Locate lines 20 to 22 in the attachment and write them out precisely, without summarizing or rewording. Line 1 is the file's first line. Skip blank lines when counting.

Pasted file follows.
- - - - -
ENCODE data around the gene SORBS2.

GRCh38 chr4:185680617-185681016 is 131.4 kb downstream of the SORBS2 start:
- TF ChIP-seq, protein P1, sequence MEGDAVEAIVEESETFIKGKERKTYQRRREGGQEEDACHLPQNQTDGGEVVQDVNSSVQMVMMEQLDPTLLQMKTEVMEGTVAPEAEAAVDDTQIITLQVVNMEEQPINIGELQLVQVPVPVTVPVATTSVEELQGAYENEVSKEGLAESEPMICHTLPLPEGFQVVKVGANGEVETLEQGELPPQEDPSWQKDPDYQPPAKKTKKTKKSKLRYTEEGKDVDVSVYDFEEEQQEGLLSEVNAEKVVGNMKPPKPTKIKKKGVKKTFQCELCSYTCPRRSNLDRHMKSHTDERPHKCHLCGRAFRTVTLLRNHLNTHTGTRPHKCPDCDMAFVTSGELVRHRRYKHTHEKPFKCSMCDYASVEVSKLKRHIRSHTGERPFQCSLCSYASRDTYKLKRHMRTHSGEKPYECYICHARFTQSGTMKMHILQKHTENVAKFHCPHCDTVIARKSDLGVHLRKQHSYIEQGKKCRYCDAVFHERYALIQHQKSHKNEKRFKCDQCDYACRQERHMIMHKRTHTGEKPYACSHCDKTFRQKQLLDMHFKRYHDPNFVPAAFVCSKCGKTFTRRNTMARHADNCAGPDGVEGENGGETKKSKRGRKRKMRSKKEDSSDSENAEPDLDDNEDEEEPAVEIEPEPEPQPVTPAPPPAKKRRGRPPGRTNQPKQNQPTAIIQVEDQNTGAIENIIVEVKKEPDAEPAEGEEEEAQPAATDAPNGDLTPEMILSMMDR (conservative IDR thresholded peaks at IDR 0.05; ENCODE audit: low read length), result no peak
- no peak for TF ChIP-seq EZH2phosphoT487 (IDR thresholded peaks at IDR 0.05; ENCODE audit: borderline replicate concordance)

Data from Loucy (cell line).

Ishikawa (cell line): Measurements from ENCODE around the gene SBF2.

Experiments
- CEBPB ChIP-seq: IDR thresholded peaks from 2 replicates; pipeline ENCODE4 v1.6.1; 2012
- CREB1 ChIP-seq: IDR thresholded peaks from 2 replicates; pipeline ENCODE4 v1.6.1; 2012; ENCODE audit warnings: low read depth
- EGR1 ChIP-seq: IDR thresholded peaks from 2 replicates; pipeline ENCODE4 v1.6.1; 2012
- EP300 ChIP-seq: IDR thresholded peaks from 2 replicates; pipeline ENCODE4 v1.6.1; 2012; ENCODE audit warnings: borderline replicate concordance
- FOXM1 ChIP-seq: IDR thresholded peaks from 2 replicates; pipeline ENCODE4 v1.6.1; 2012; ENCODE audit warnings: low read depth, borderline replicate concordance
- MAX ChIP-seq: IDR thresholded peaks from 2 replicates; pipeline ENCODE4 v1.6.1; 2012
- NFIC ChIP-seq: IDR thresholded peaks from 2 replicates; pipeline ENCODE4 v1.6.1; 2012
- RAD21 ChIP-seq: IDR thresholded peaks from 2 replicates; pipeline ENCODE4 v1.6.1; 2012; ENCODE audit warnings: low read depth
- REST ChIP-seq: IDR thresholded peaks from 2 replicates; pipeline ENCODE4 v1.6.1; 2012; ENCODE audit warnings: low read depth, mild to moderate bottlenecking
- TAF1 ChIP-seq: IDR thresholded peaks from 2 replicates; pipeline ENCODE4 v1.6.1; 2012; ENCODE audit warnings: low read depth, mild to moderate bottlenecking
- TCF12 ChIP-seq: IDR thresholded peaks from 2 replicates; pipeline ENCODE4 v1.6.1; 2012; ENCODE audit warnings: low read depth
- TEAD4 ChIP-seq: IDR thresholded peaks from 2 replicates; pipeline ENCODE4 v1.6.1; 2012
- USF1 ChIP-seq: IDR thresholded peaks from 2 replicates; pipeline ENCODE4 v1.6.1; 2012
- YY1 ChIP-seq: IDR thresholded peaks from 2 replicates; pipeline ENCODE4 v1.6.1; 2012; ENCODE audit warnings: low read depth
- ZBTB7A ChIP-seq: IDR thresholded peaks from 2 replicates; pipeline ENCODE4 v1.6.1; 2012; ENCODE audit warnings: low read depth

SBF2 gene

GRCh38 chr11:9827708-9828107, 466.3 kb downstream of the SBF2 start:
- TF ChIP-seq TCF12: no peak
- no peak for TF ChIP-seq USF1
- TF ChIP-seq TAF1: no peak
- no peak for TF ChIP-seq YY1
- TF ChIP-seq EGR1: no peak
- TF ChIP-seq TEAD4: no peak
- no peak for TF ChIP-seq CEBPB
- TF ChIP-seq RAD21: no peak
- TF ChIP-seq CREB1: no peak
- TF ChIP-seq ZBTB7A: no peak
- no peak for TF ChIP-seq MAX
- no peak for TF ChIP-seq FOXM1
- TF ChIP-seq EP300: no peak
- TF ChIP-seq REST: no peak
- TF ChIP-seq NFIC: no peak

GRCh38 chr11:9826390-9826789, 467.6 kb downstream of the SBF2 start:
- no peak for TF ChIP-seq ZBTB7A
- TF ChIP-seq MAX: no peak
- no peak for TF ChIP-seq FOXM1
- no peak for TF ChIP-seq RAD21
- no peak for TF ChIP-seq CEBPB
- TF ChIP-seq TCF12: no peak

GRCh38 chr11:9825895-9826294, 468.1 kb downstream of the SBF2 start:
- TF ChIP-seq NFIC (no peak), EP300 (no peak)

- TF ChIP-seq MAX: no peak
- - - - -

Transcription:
- USF1 ChIP-seq: IDR thresholded peaks from 2 replicates; pipeline ENCODE4 v1.6.1; 2012
- YY1 ChIP-seq: IDR thresholded peaks from 2 replicates; pipeline ENCODE4 v1.6.1; 2012; ENCODE audit warnings: low read depth
- ZBTB7A ChIP-seq: IDR thresholded peaks from 2 replicates; pipeline ENCODE4 v1.6.1; 2012; ENCODE audit warnings: low read depth